Construction of the Acknowledgement winning urban remediation project in the historic center of Quito is well under way and on track for completion by the end of 2016. Not only is the dream of restoring the building fast becoming reality, the approach of Al Borde Arquitectos appeared in the largest international survey of contemporary architecture in North America at the Chicago Architectural Biennial.
The urban remediation project is based on restoring eight residences (totaling 400 square meters) in an abandoned building where tenants exchange their labor as a form of rent. More than half of the project has been completed, including the construction of an architectural office and refurbishment of three apartments. To finalize the restoration, three more residences will be completed in 2016. Due to the state of disrepair of the buildings, the remediation estimates the value of the residences has risen between 80 and 300 per cent, delivering significant benefit also to the property owner.
“Our dream of inhabiting an abandoned house that has been renewed by means of a non-conventional practice will soon be our reality,” explains David Barragán, one of five enthusiastic young architects that make up Al Borde. All were born in Quito and all are architecture graduates from the Pontificia Universidad Católica del Ecuador.
David Barragán also commented that winning the Holcim Awards Acknowledgement prize had created enormous visibility for the project, and the ongoing work of Al Borde. The competition provided welcome applause and finances, but also enhanced opportunities to share the project’s approach and successes with a growing community of interconnected practitioners.
The project and its approach to sustainable design is also featured in La Ville Rebelle: démocratiser le Projet Urbain = The Rebel City: How to Democratize Urban Planning (Gallimard Collection Manifesto, 2015).
Chicago Architecture Biennial
Al Borde was one of forty international studios to be official participants in the inaugural Chicago Architecture Biennial, considered the largest international survey of contemporary architecture in North America. The exhibition explores the inspiring work that a new generational of architects is producing in radically different cultural, social, and economic scenarios.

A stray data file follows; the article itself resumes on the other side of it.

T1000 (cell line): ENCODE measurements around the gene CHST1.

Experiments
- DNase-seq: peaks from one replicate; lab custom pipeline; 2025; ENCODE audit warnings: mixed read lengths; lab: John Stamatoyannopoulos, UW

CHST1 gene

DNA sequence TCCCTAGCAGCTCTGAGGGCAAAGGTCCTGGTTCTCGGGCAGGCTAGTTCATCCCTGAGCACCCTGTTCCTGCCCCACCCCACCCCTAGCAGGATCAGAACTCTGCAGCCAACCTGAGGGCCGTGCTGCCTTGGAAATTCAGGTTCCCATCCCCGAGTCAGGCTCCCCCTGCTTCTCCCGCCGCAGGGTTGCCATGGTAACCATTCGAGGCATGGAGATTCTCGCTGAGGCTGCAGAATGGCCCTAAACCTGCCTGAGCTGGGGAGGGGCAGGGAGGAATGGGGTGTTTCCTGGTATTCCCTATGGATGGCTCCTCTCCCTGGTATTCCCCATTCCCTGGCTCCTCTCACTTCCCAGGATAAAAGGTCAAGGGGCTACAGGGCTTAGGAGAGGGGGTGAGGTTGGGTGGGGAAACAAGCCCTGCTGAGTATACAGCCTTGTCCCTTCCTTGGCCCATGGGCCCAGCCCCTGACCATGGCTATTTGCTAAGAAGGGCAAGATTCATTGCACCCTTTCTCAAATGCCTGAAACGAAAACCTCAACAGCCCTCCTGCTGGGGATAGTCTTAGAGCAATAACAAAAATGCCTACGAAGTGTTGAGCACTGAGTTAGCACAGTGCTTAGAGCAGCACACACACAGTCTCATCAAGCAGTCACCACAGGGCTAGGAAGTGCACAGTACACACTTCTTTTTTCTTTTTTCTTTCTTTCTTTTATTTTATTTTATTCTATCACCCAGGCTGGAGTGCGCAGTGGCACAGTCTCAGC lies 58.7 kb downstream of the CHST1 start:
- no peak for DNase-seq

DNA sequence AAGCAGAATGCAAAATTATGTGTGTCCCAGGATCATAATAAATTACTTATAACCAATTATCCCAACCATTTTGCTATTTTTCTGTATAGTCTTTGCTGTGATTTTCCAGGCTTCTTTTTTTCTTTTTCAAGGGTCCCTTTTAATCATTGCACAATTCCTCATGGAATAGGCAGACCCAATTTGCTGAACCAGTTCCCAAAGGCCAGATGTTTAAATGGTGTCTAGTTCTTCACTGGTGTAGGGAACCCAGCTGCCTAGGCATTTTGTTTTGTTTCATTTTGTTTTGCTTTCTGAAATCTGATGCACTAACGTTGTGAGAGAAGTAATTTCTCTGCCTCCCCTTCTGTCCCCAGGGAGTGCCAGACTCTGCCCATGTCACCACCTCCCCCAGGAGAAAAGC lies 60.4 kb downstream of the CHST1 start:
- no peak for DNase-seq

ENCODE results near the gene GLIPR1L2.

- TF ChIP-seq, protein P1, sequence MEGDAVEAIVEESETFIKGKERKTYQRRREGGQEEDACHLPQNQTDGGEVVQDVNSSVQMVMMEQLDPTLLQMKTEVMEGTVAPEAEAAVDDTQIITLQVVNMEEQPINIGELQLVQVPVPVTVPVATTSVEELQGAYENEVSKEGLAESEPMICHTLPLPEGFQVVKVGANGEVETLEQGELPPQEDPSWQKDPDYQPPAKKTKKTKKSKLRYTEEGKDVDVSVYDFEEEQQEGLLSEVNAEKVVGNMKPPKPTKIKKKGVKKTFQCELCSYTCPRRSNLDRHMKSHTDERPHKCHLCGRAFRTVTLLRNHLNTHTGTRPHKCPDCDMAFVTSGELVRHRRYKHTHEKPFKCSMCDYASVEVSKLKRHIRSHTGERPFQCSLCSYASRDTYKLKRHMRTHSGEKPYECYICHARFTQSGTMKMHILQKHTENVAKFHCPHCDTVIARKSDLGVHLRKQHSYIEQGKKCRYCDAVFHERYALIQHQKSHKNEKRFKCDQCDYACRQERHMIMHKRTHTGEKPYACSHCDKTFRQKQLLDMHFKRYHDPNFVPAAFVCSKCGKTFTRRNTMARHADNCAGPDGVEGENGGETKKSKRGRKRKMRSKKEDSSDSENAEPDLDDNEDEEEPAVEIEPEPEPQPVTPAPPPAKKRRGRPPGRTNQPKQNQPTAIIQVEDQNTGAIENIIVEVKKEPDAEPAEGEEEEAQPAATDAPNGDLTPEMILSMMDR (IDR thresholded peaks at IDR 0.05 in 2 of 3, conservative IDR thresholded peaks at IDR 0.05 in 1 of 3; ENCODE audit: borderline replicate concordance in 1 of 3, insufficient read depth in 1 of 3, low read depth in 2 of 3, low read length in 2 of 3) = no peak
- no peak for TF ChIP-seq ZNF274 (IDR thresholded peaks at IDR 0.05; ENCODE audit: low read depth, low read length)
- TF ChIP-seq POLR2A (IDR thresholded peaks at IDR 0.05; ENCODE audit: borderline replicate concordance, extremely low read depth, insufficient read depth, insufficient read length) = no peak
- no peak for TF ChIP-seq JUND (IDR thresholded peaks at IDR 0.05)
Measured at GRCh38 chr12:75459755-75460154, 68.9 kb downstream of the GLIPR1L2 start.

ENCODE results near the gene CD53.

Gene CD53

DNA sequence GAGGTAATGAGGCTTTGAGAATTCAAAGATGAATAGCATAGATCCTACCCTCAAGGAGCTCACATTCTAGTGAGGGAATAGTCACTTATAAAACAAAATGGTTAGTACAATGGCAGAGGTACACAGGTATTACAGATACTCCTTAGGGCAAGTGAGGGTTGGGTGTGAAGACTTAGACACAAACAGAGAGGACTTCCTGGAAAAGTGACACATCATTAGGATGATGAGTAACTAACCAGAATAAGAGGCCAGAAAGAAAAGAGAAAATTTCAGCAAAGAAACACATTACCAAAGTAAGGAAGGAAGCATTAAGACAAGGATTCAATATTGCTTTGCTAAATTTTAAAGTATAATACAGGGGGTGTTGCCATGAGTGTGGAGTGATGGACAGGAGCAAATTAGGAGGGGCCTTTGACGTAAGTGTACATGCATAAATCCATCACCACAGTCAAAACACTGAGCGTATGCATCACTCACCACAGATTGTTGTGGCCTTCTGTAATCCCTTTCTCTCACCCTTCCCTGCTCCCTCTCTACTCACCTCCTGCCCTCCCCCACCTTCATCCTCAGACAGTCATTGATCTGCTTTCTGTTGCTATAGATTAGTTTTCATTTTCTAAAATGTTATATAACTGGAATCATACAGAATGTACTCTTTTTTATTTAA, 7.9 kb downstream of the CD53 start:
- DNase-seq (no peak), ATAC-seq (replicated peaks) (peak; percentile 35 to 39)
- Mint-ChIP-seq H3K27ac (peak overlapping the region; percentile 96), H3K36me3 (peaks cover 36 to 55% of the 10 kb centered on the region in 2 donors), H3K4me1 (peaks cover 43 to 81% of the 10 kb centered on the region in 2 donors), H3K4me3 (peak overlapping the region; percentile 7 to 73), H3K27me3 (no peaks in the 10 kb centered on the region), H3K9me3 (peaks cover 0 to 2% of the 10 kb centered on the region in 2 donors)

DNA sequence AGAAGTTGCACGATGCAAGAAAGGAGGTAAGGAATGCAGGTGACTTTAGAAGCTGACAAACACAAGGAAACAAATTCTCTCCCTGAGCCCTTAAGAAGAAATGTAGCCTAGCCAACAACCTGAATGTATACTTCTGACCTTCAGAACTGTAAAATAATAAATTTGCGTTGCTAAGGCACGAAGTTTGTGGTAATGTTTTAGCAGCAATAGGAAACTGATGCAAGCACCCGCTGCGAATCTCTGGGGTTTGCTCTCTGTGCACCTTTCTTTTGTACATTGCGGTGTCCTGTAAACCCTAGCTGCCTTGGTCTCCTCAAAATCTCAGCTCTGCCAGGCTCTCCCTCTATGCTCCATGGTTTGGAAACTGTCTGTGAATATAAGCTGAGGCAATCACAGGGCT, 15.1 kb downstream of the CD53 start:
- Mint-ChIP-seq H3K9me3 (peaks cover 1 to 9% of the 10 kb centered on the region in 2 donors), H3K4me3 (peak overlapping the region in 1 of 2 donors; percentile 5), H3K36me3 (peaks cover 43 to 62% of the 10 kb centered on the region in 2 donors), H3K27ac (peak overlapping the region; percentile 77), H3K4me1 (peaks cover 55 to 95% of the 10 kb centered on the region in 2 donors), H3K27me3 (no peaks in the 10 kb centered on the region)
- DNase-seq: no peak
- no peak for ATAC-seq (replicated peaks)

The architects invested a large proportion of their budget for the Chicago Architecture Biennial in continued work on completing the “Triplets” building that will form a flat or office. Over the course of the exhibition, regular updates on the project blog formed part of their display and maintained focus on utilizing available resources to achieve project realization:
The project Under Construction in Quito is about a form of “social economy” and its implications for people and the physical environment they inhabit. Despite contemporary global urbanization and its attendant economy, there are still rural areas today where barter is the main mode of exchange. The project draws on this tradition and proposes bartering as a practice in an urban context for the refurbishment of the historical center of the city – a process carried out by people without sufficient monetary means. Here, bartering replaces typical capital investment with a direct form of exchange between two parties. For example: the owner of an abandoned house in need of restoration and tenants without monetary means but willing to exchange their labor as a form of rent.
David Barragán of Al Borde Arquitectos explains how his Holcim Awards Acknowledgement winning project translates a rural practice of barter into an urban context. “Under Construction: Restoring an urban historical center” in Quito, Ecuador recommends an approach that encompasses the use of a near-extinct form of trade to rescue threatened historical centers.
An urban restoration project for Quito by Al Borde Arquitectos from Ecuador won a Holcim Awards Acknowledgement prize. The project proposes a “social economy” to refurbish the historic center of the city.Read more » más información (Spanish) »